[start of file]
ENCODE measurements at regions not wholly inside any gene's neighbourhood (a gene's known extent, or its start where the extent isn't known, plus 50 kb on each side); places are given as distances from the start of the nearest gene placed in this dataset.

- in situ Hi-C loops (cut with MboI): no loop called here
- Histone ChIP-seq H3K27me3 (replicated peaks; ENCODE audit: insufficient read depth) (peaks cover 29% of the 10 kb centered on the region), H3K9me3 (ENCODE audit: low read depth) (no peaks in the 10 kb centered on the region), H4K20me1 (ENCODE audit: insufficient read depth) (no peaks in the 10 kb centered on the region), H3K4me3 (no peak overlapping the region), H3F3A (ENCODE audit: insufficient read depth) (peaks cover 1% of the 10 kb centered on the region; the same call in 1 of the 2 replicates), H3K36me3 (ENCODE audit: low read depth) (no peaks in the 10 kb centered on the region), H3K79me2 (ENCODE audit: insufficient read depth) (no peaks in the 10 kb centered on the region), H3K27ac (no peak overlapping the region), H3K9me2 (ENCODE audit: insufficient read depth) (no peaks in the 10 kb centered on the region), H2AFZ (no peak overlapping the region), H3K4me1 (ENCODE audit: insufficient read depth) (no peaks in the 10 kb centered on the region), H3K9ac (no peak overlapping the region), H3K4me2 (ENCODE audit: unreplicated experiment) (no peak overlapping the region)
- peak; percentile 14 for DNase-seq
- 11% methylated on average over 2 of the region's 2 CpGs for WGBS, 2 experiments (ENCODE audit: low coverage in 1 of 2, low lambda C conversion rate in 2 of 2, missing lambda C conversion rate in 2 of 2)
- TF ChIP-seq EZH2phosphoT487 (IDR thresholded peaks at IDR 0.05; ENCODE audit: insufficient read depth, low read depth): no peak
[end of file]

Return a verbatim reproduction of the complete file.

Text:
ENCODE measurements at regions not wholly inside any gene's neighbourhood (a gene's known extent, or its start where the extent isn't known, plus 50 kb on each side); places are given as distances from the start of the nearest gene placed in this dataset.

- in situ Hi-C loops (cut with MboI): no loop called here
- Histone ChIP-seq H3K27me3 (replicated peaks; ENCODE audit: insufficient read depth) (peaks cover 29% of the 10 kb centered on the region), H3K9me3 (ENCODE audit: low read depth) (no peaks in the 10 kb centered on the region), H4K20me1 (ENCODE audit: insufficient read depth) (no peaks in the 10 kb centered on the region), H3K4me3 (no peak overlapping the region), H3F3A (ENCODE audit: insufficient read depth) (peaks cover 1% of the 10 kb centered on the region; the same call in 1 of the 2 replicates), H3K36me3 (ENCODE audit: low read depth) (no peaks in the 10 kb centered on the region), H3K79me2 (ENCODE audit: insufficient read depth) (no peaks in the 10 kb centered on the region), H3K27ac (no peak overlapping the region), H3K9me2 (ENCODE audit: insufficient read depth) (no peaks in the 10 kb centered on the region), H2AFZ (no peak overlapping the region), H3K4me1 (ENCODE audit: insufficient read depth) (no peaks in the 10 kb centered on the region), H3K9ac (no peak overlapping the region), H3K4me2 (ENCODE audit: unreplicated experiment) (no peak overlapping the region)
- peak; percentile 14 for DNase-seq
- 11% methylated on average over 2 of the region's 2 CpGs for WGBS, 2 experiments (ENCODE audit: low coverage in 1 of 2, low lambda C conversion rate in 2 of 2, missing lambda C conversion rate in 2 of 2)
- TF ChIP-seq EZH2phosphoT487 (IDR thresholded peaks at IDR 0.05; ENCODE audit: insufficient read depth, low read depth): no peak